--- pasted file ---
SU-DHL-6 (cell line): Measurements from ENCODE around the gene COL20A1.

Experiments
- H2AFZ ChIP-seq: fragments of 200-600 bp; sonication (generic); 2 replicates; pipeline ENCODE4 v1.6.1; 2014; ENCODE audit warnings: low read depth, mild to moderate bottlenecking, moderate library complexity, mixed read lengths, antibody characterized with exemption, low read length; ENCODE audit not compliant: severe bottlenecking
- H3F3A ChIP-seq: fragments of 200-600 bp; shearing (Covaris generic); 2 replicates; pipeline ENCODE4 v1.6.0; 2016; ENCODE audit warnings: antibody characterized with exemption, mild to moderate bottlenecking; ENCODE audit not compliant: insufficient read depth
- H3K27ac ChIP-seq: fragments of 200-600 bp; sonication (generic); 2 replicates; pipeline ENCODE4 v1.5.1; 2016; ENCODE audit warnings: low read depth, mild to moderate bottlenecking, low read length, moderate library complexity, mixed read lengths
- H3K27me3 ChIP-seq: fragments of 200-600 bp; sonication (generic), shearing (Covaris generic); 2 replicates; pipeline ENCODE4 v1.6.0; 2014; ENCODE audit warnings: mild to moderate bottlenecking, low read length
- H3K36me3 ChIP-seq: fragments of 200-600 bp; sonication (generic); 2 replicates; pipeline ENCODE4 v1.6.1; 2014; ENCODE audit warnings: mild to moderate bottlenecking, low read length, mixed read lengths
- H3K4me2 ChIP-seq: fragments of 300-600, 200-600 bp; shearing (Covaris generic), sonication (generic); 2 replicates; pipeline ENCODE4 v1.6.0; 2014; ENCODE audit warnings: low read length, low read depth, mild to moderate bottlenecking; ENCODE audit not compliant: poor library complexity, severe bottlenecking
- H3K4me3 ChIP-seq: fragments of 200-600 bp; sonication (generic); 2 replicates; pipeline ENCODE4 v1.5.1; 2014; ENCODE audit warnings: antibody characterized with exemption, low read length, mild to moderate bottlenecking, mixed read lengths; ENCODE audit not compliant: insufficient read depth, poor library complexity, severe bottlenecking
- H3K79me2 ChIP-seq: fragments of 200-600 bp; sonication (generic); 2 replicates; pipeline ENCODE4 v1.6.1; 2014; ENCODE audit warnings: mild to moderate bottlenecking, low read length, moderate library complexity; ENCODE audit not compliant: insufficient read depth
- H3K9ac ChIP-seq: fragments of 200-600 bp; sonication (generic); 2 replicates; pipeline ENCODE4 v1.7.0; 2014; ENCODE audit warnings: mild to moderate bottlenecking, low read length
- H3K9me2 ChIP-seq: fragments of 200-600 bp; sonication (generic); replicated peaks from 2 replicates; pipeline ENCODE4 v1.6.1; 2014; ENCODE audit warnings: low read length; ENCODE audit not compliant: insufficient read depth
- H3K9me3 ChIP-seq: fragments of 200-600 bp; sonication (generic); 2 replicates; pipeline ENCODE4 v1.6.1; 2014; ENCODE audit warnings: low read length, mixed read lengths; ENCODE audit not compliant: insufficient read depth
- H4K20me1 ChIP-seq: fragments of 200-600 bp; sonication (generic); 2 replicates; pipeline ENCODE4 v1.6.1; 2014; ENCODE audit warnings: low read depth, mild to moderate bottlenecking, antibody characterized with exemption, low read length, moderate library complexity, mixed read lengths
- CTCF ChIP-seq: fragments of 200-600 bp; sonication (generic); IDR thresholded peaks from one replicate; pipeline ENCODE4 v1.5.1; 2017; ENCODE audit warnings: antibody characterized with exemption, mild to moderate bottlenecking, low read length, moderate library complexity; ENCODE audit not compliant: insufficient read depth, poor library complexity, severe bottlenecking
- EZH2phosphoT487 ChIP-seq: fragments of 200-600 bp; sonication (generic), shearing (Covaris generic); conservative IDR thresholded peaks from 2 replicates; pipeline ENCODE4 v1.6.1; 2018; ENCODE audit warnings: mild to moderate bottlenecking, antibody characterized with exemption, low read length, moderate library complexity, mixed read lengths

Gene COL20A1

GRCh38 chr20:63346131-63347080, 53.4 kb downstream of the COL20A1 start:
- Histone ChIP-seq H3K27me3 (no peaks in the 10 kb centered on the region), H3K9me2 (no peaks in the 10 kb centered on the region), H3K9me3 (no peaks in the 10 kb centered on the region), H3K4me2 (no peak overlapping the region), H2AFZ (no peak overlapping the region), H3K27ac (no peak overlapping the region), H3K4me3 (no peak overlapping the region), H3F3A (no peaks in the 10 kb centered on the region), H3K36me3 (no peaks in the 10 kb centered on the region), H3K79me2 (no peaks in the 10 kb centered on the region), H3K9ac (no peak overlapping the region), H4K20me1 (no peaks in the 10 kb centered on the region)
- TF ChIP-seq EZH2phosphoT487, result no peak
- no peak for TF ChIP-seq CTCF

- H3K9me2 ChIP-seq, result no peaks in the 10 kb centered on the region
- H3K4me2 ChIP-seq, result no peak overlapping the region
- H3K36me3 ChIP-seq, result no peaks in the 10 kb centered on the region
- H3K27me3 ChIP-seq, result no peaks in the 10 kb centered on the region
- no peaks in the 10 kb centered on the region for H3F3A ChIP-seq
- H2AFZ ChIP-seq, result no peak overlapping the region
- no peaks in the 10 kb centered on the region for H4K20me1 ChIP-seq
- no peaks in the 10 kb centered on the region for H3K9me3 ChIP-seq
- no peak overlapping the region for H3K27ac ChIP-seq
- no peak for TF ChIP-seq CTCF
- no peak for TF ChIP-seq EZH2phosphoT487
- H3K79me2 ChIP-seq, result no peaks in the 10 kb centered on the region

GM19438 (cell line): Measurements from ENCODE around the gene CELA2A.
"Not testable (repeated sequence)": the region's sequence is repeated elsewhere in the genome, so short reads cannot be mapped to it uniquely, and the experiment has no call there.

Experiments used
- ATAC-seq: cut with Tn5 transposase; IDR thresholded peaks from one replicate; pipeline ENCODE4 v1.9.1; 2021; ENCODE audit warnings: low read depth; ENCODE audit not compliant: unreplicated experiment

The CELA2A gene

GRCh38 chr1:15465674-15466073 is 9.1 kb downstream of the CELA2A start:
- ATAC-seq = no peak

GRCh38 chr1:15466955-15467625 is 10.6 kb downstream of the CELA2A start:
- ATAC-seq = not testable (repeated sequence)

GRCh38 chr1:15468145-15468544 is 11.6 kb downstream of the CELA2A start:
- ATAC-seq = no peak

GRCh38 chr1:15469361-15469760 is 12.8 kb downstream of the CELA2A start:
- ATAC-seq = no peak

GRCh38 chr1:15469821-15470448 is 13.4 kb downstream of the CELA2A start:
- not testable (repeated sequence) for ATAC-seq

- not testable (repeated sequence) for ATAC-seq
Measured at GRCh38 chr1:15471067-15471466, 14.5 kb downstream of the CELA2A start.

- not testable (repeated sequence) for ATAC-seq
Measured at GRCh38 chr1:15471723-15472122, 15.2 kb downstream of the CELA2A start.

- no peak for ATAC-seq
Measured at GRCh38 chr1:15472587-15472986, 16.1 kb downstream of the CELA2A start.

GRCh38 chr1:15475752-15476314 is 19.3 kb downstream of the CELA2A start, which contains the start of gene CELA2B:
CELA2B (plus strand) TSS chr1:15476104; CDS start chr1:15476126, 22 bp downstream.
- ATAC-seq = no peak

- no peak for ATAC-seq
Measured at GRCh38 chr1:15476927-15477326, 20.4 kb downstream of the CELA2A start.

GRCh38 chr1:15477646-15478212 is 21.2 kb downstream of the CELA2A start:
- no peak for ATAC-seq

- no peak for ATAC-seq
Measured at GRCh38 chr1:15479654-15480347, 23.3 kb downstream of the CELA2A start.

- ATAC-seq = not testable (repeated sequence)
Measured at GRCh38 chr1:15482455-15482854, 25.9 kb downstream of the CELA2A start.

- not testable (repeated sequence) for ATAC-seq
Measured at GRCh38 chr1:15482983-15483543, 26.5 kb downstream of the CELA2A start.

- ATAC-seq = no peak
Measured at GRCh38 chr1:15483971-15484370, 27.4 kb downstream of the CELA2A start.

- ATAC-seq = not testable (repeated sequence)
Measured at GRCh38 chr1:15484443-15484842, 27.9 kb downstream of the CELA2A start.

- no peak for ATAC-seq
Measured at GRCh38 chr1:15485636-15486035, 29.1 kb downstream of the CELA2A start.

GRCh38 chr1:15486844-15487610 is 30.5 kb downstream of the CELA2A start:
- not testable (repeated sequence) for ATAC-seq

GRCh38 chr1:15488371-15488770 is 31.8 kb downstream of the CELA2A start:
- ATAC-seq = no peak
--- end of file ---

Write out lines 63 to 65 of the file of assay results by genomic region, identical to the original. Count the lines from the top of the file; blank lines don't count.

Measured at GRCh38 chr1:15479654-15480347, 23.3 kb downstream of the CELA2A start.

- ATAC-seq = not testable (repeated sequence)
Measured at GRCh38 chr1:15482455-15482854, 25.9 kb downstream of the CELA2A start.